I commend all of you because our national record is improving. We ended 2001 with a higher ratio than the year before. We grew by more than 1200 commissioners nationwide. Congratulations on all your efforts to "field a complete team." Later in this elective, Janice Druez will present a variety of recruiting ideas including some real fundamental methods.


As commissioner leaders, each of you plays an important role in the quality recognition program of the Boy Scouts of America. Every one of your unit commissioners carries the responsibility for helping his or her units become quality units. Each of your district commissioners plays a key role in helping their district become a quality district. And you and your whole team can move your council toward quality council status. Please take some time at a council commissioner cabinet meeting to review the quality awards in your council.


Finally, let me challenge you to respond to the challenge of no dropped units.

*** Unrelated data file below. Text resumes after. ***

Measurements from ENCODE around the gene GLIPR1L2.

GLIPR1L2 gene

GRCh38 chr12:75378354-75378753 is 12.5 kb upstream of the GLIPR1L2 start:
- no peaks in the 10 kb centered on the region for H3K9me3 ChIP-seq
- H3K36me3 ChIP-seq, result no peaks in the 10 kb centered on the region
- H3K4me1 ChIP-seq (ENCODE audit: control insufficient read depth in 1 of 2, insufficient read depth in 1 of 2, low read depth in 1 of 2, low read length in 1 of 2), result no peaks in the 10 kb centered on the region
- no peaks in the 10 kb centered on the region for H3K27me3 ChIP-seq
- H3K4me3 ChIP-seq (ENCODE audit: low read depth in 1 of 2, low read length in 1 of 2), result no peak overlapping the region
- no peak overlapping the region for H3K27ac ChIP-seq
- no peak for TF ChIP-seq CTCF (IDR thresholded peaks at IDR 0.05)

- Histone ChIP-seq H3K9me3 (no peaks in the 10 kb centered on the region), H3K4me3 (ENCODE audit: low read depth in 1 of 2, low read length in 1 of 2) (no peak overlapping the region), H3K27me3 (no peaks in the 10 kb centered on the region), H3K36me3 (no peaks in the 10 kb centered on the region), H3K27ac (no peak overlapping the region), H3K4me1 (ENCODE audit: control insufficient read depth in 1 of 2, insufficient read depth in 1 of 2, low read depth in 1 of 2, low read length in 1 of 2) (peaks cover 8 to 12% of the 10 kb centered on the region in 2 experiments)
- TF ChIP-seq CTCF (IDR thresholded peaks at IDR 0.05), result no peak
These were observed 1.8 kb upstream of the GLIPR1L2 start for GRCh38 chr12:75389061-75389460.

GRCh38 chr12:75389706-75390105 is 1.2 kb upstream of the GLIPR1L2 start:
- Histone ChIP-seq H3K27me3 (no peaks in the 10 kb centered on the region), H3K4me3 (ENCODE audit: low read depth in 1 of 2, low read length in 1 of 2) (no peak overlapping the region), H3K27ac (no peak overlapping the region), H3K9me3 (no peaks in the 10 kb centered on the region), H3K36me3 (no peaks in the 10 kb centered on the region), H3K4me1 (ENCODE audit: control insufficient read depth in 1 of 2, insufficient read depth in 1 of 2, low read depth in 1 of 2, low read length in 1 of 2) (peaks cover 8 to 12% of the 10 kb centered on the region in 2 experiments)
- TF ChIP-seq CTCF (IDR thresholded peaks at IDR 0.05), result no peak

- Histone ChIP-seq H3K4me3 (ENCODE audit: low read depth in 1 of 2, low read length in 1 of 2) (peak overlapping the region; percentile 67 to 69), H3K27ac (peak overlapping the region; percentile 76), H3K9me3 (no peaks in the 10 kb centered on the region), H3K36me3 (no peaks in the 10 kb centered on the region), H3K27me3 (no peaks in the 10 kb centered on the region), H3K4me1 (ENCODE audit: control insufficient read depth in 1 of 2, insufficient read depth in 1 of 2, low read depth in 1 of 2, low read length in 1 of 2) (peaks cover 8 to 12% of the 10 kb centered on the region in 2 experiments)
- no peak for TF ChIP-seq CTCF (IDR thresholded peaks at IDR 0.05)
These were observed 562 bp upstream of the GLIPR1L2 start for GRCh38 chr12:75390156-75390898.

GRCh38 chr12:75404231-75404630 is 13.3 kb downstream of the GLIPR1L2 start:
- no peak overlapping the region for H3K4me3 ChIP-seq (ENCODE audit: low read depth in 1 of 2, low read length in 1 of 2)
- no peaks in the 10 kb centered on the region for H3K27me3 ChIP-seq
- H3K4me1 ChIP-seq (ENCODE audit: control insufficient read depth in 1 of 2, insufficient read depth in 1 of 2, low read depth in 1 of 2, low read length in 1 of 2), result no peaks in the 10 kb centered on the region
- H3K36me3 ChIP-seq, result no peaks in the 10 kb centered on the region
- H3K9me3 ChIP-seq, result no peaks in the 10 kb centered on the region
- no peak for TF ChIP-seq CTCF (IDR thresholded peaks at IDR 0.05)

The chronology of dropped units is simple and well known to all commissioners:

  • Poor unit leadership leads to uninspired program.
  • Uninspired program leads to Scouts "voting with their feet" and walking out of their last Scouting activity.
  • Scouts walking out of Scouting leads to troops, packs, crews, and teams closing their doors.
  • Units closing their doors—dropped units—leads to our inability to empower kids with the self-confidence and self-esteem that comes from understanding and living by the principles of the Scout Oath and the Scout Law.